The interoperability of extremely varied devices, particularly in terms of their communication capabilities and network protocols, is one of the major issues facing modern-day industries. As a result, a gateway—an intermediary device—is included in the interconnection model of various devices. The management of devices that make up an IoT application is centralized by this gateway.

Additionally, it is crucial for data transmission to the Internet, especially considering the fact that many IoT devices are not IP-based. This chapter outlines a suggested design for an IoT gateway that permits data exchange through a variety of wireless technologies and forwarding of that data to the Internet. A flexible algorithm to convert the data collected by sensors into a uniform format for transmission to a cloud server, support for multiprotocol interconnectivity, the remote configuration of wireless nodes for sensor and actuator management, low energy consumption due to effective data transfer over MQTT protocol are just a few of the significant benefits of the proposed gateway.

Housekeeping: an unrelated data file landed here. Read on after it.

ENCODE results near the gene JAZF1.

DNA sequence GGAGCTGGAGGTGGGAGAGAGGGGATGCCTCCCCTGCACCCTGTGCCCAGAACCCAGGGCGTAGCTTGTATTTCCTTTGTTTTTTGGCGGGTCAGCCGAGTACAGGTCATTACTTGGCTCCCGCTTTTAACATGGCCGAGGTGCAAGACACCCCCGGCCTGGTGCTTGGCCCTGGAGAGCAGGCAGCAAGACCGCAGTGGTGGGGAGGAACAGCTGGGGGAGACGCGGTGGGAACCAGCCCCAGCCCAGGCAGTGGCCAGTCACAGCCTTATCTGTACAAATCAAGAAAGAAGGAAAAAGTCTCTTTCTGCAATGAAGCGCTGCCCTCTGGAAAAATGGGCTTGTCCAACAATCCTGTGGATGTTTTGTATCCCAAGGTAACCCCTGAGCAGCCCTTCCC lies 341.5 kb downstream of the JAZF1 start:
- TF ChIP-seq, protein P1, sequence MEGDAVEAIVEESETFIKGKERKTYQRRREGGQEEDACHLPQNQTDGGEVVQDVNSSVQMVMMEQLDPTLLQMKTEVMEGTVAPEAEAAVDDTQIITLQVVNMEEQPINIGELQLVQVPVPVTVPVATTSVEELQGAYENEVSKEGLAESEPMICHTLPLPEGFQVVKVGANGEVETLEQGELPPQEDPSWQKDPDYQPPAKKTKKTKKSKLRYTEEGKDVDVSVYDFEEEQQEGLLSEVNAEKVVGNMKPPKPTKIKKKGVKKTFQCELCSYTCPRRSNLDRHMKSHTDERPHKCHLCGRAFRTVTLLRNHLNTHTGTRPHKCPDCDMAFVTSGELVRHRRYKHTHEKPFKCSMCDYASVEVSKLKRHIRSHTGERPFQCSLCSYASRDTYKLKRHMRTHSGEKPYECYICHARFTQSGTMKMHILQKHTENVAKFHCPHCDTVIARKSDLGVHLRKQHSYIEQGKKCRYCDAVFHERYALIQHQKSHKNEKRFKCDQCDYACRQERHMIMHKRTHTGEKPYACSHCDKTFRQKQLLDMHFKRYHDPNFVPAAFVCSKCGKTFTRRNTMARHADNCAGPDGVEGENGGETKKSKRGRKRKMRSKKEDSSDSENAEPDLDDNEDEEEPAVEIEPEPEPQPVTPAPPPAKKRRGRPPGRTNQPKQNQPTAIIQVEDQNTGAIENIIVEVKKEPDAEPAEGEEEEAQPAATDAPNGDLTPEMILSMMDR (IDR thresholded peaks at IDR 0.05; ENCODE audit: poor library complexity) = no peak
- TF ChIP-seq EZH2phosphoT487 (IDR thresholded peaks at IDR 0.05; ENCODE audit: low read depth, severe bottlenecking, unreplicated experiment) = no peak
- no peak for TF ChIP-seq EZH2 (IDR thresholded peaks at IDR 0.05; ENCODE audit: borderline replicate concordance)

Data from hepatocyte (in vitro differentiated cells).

OPC UA Universal Server collects data from a single or disparate data sources supporting multiple protocols in parallel. Using the SIOTH® platform configurator, your multi-protocol UA Server can be built in minutes.

opc ua

Figure 2: OPC UA Universal Server

OPC UA Universal Server supports various industrial protocols while offering OPC UA, DA, HDA, and AE capabilities. Compliant with IEC 62443 industrial cybersecurity standards, the OPC UA Universal Server features multiple encryption modes. Furthermore, in case of disconnects, buffering capabilities and automatic reconnections are implemented. And in case a reasoning engine is required, OPC UA Universal Server offers an optional rules & workflow module.
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Configure an OPC UA Server

We invite you to watch this video to further understand how quickly the OPC UA Universal Server can be configured and launched. In addition, this video dives into the wide set of applications that can be created using the SIOTH® platform.